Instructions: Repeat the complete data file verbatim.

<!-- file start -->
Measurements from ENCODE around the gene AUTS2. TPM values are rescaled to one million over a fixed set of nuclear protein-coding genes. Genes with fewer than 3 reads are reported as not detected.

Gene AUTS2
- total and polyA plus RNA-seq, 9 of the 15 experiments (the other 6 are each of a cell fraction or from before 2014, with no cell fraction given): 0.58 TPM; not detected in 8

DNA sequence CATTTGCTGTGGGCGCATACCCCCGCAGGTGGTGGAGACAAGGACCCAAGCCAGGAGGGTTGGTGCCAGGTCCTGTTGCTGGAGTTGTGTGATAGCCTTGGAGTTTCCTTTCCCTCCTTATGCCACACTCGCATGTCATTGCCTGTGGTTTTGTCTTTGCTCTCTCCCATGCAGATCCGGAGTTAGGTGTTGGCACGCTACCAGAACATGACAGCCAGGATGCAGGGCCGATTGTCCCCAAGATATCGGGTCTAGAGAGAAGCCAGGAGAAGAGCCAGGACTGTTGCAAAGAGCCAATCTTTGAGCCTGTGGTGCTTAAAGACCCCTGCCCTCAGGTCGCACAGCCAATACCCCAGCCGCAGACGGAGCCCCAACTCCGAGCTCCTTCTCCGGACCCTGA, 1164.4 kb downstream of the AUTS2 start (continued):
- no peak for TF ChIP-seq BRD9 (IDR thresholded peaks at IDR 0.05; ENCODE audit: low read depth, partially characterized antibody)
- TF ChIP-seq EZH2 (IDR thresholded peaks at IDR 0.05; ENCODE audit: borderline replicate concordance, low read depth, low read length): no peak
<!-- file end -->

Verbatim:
Measurements from ENCODE around the gene AUTS2. TPM values are rescaled to one million over a fixed set of nuclear protein-coding genes. Genes with fewer than 3 reads are reported as not detected.

Gene AUTS2
- total and polyA plus RNA-seq, 9 of the 15 experiments (the other 6 are each of a cell fraction or from before 2014, with no cell fraction given): 0.58 TPM; not detected in 8

DNA sequence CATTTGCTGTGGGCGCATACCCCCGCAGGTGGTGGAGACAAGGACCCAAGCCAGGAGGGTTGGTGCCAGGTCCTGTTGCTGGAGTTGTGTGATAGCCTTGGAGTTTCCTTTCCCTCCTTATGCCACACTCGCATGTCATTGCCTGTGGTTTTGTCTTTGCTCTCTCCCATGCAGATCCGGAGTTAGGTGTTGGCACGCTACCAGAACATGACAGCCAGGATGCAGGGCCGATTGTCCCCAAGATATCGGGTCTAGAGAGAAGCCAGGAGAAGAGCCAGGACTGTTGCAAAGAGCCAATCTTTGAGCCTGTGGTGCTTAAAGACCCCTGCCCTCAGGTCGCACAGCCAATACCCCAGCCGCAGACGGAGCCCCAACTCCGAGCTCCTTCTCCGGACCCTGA, 1164.4 kb downstream of the AUTS2 start (continued):
- no peak for TF ChIP-seq BRD9 (IDR thresholded peaks at IDR 0.05; ENCODE audit: low read depth, partially characterized antibody)
- TF ChIP-seq EZH2 (IDR thresholded peaks at IDR 0.05; ENCODE audit: borderline replicate concordance, low read depth, low read length): no peak